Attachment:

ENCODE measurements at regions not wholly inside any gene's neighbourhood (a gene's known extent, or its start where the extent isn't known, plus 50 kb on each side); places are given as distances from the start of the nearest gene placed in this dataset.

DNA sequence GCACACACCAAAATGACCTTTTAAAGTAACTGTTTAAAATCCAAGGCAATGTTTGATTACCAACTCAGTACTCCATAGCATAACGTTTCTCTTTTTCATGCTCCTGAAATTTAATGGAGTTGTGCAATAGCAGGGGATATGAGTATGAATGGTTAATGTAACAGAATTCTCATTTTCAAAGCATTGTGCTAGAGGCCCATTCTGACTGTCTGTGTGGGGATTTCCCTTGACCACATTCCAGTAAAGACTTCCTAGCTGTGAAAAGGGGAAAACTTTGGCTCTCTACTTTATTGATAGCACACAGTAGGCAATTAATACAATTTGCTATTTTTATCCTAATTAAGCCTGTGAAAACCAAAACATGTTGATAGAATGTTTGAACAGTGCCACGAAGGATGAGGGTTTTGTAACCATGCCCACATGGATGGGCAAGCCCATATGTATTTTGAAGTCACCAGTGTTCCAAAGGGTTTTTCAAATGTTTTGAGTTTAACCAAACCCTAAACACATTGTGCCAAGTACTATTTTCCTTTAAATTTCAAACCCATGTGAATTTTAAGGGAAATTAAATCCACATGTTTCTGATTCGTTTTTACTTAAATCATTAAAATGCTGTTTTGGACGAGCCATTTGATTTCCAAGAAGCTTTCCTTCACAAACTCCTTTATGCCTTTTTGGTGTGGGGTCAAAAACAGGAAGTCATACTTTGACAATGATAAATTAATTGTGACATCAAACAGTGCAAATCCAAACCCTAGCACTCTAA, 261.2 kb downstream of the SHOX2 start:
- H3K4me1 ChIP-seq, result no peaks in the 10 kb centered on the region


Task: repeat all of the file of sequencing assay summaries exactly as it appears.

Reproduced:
ENCODE measurements at regions not wholly inside any gene's neighbourhood (a gene's known extent, or its start where the extent isn't known, plus 50 kb on each side); places are given as distances from the start of the nearest gene placed in this dataset.

DNA sequence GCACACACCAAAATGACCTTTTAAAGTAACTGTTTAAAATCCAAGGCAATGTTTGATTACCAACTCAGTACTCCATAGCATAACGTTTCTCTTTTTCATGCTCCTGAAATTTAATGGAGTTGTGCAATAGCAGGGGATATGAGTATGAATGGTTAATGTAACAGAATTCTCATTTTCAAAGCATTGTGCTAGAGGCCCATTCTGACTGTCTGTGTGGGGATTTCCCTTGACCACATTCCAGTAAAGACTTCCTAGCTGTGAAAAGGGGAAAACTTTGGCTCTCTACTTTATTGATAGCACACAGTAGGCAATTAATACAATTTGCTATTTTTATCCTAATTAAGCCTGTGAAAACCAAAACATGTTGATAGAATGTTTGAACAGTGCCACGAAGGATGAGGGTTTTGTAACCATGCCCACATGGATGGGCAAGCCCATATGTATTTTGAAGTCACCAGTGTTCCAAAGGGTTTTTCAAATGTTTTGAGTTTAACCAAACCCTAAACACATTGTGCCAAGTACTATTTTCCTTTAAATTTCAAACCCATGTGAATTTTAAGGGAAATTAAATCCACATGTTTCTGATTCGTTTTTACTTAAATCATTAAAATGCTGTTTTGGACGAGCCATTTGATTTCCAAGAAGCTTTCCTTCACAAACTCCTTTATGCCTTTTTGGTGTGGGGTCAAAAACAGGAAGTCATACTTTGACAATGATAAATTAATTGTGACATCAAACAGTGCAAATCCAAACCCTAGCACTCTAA, 261.2 kb downstream of the SHOX2 start:
- H3K4me1 ChIP-seq, result no peaks in the 10 kb centered on the region